During his time as mayor, the Alamodome was completed and hosted the U.S. Olympic Festival, and the Central Library was built, the first new developments downtown in many years. President George H.W. Bush joined Mexican President Carlos Salinas de Gortari and Canadian Prime Minister Brian Mulroney at the historic German American School at the then-named Plaza San Antonio hotel to initial the final draft of the North American Free Trade Agreement.
It was a heady time.
Both Wolffs will be best remembered, and rightly so, for their shared work during Nelson’s long tenure as county judge. His singular accomplishment, in my view, will be the $384.1 million, decade-long San Antonio River Improvement Project.
Many others deserve their own fair share of credit for turning the decrepit, weed-strewn channelized waterway into the city’s showcase linear park. It would have never happened without Nelson pushing for local funding after years of federal indifference to the project.
Tracy, meanwhile, continues to head the foundation that underwrote the restoration of the historic Bexar County Courthouse, created the Children’s Court, and put a new focus on the rights of abused and neglected children.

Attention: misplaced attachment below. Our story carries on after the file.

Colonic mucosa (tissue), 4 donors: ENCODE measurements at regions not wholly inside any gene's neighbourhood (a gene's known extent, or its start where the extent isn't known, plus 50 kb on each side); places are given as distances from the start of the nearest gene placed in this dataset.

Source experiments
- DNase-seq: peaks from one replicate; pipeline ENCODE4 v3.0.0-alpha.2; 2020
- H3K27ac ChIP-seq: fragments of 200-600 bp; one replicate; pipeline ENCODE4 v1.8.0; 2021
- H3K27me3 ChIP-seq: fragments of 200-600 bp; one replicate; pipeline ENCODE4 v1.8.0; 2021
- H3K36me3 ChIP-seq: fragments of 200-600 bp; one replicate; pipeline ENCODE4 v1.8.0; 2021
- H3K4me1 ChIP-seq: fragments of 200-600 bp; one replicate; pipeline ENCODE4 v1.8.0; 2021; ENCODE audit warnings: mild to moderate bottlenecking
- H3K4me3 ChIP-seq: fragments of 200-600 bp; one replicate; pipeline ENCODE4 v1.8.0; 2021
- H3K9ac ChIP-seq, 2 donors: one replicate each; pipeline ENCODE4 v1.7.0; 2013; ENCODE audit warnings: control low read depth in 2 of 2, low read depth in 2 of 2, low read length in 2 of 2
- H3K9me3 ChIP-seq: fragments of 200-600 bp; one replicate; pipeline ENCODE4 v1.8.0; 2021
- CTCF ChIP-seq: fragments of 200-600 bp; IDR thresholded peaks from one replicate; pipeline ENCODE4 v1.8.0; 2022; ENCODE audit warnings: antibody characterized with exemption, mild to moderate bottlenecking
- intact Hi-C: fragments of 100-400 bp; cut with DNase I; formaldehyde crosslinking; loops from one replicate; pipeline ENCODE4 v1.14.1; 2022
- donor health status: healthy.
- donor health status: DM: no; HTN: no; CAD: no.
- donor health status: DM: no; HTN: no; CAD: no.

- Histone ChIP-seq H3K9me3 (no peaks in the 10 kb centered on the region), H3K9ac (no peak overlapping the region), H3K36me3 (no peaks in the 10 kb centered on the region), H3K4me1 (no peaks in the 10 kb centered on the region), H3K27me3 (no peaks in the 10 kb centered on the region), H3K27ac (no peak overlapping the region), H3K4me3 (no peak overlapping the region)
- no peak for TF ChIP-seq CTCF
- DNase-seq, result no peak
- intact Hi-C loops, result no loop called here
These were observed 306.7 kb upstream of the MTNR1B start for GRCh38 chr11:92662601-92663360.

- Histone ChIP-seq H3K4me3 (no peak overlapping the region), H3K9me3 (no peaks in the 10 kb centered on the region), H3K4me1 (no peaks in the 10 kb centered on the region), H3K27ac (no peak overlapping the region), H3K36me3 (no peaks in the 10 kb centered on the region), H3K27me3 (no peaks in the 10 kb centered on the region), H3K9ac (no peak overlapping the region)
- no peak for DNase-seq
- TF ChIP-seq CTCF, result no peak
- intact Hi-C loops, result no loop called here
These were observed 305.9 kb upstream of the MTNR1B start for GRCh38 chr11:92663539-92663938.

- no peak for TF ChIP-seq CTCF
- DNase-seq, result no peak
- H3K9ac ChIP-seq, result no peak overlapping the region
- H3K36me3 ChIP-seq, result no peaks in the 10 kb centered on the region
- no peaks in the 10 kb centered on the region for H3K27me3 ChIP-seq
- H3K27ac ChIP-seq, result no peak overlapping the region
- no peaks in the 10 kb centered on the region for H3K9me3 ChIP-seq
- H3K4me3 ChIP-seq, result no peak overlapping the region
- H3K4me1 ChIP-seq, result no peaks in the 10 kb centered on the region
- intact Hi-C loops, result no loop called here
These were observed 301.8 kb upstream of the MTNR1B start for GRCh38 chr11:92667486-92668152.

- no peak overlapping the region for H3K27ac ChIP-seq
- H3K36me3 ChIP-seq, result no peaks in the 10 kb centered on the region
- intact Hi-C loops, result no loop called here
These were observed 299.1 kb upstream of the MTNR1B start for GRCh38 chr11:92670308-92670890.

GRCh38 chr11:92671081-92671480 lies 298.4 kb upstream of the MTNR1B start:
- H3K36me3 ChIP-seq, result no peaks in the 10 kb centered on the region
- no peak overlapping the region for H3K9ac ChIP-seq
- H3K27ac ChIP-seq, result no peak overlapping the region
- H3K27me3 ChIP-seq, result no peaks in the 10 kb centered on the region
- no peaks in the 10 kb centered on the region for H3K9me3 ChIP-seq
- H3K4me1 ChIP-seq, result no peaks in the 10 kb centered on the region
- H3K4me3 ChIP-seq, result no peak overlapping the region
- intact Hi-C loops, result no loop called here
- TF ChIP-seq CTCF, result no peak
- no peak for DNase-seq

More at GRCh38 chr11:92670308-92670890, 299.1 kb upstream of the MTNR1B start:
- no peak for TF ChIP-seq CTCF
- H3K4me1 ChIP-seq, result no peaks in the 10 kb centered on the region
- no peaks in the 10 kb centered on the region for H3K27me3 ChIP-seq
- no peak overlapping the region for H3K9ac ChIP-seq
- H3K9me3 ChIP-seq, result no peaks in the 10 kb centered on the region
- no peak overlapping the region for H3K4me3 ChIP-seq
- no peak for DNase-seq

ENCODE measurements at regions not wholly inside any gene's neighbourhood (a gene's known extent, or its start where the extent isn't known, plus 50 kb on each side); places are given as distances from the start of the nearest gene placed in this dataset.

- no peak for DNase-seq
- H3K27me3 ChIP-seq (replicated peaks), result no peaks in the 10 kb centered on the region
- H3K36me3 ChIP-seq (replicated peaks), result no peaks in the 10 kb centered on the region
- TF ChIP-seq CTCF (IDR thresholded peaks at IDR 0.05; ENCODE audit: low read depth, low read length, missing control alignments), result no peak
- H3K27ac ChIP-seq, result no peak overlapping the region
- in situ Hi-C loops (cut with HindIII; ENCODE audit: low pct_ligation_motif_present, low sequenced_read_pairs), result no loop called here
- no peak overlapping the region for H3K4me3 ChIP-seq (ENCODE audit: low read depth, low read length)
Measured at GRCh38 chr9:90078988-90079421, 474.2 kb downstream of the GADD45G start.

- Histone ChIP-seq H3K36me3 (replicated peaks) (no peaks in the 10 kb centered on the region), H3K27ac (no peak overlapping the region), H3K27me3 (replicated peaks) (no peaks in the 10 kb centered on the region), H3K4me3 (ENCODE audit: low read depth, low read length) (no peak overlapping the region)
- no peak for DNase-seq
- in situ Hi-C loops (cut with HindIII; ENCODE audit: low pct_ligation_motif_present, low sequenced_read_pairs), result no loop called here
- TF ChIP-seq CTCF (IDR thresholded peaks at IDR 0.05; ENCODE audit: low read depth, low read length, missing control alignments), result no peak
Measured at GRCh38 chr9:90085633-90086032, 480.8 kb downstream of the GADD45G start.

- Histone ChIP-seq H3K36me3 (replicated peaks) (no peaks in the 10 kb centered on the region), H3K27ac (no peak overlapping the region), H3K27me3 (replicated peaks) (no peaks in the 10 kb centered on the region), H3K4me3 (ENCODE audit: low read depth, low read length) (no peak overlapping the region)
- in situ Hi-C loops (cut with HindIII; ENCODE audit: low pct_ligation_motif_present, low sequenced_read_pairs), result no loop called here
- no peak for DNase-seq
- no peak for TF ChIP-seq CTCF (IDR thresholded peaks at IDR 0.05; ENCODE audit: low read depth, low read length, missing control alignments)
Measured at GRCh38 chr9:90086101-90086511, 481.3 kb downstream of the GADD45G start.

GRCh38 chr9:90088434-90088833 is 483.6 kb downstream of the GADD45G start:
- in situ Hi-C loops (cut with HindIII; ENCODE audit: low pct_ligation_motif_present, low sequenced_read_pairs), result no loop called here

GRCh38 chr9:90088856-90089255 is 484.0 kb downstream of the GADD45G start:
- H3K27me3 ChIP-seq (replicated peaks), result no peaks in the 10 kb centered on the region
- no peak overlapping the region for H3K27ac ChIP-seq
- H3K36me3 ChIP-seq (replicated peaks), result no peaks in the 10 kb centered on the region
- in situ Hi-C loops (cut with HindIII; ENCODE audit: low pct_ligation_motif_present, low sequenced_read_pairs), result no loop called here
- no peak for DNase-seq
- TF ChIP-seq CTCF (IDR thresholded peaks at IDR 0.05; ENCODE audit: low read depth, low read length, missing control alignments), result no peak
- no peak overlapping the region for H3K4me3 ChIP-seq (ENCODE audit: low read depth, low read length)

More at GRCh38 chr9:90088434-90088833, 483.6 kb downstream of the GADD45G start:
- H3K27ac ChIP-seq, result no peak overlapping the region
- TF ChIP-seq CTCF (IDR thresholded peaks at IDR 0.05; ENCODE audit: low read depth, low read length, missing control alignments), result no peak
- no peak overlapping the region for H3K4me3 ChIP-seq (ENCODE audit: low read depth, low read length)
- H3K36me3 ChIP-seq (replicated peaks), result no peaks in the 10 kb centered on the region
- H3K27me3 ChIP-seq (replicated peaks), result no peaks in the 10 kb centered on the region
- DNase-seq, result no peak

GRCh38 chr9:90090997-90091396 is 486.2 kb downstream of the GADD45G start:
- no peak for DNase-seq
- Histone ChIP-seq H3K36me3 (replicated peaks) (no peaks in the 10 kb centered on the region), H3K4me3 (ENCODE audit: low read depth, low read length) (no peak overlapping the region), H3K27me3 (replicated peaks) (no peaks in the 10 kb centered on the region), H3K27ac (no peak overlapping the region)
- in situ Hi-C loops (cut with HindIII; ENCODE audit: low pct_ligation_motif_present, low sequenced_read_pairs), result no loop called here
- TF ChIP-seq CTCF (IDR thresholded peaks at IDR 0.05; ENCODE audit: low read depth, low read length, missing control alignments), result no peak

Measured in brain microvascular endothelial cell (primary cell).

Together, both Wolffs started Bibliotech, the county’s digital library system, years before the rest of us began to focus on the city’s terrible digital divide, which contributed to learning loss for many inner city students during the pandemic.
Nelson also experienced his share of defeat. Light rail, pushed in the early 1990s, never happened. Decades later, a planned streetcar for Broadway and an east-west downtown streetcar line was killed before it ever got to voters.
Despite his successes, far more work needs to be done to align the city and county economic agendas and budgeting.The Bexar County jail needs to be moved and completely reimagined. Wolff’s successor will have his or her hands full.
Nelson has written six books tracking his time in office as a state representative (1971-73), state senator (1973-75), District 8 San Antonio city councilman (1987-91), San Antonio mayor (1991-95) and Bexar County judge (2000-2022).